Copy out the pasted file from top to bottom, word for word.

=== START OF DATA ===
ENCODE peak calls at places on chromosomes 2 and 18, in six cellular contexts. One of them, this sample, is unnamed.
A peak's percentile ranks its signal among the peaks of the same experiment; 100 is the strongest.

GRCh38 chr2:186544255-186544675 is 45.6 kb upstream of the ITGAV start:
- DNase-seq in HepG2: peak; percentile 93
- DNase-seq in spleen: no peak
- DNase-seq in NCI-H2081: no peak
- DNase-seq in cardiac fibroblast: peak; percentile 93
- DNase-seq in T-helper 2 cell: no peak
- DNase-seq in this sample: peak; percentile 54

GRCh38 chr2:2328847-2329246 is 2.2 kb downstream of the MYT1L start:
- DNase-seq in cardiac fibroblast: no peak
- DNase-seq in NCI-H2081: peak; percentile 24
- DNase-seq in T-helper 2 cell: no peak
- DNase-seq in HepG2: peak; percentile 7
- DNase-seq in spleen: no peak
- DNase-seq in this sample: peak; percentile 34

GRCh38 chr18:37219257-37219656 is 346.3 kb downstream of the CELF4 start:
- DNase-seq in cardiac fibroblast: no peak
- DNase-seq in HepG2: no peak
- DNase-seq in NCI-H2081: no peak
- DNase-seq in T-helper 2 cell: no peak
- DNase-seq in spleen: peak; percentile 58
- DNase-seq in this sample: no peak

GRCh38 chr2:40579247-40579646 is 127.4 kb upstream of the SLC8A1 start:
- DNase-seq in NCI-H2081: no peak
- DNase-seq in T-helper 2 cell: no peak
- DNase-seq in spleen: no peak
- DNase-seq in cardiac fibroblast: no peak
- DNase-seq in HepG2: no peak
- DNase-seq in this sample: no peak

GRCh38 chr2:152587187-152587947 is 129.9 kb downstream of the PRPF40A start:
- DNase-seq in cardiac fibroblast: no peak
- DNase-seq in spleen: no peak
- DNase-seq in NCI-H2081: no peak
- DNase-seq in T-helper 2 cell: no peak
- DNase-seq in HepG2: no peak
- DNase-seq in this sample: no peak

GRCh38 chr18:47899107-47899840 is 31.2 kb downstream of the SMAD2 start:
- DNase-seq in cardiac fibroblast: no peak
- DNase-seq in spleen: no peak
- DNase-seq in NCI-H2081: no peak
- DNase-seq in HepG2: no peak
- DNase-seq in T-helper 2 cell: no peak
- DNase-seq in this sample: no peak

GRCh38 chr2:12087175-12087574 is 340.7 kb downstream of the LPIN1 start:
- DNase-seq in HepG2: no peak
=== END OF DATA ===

ENCODE peak calls at places on chromosomes 2 and 18, in six cellular contexts. One of them, this sample, is unnamed.
A peak's percentile ranks its signal among the peaks of the same experiment; 100 is the strongest.

GRCh38 chr2:186544255-186544675 is 45.6 kb upstream of the ITGAV start:
- DNase-seq in HepG2: peak; percentile 93
- DNase-seq in spleen: no peak
- DNase-seq in NCI-H2081: no peak
- DNase-seq in cardiac fibroblast: peak; percentile 93
- DNase-seq in T-helper 2 cell: no peak
- DNase-seq in this sample: peak; percentile 54

GRCh38 chr2:2328847-2329246 is 2.2 kb downstream of the MYT1L start:
- DNase-seq in cardiac fibroblast: no peak
- DNase-seq in NCI-H2081: peak; percentile 24
- DNase-seq in T-helper 2 cell: no peak
- DNase-seq in HepG2: peak; percentile 7
- DNase-seq in spleen: no peak
- DNase-seq in this sample: peak; percentile 34

GRCh38 chr18:37219257-37219656 is 346.3 kb downstream of the CELF4 start:
- DNase-seq in cardiac fibroblast: no peak
- DNase-seq in HepG2: no peak
- DNase-seq in NCI-H2081: no peak
- DNase-seq in T-helper 2 cell: no peak
- DNase-seq in spleen: peak; percentile 58
- DNase-seq in this sample: no peak

GRCh38 chr2:40579247-40579646 is 127.4 kb upstream of the SLC8A1 start:
- DNase-seq in NCI-H2081: no peak
- DNase-seq in T-helper 2 cell: no peak
- DNase-seq in spleen: no peak
- DNase-seq in cardiac fibroblast: no peak
- DNase-seq in HepG2: no peak
- DNase-seq in this sample: no peak

GRCh38 chr2:152587187-152587947 is 129.9 kb downstream of the PRPF40A start:
- DNase-seq in cardiac fibroblast: no peak
- DNase-seq in spleen: no peak
- DNase-seq in NCI-H2081: no peak
- DNase-seq in T-helper 2 cell: no peak
- DNase-seq in HepG2: no peak
- DNase-seq in this sample: no peak

GRCh38 chr18:47899107-47899840 is 31.2 kb downstream of the SMAD2 start:
- DNase-seq in cardiac fibroblast: no peak
- DNase-seq in spleen: no peak
- DNase-seq in NCI-H2081: no peak
- DNase-seq in HepG2: no peak
- DNase-seq in T-helper 2 cell: no peak
- DNase-seq in this sample: no peak

GRCh38 chr2:12087175-12087574 is 340.7 kb downstream of the LPIN1 start:
- DNase-seq in HepG2: no peak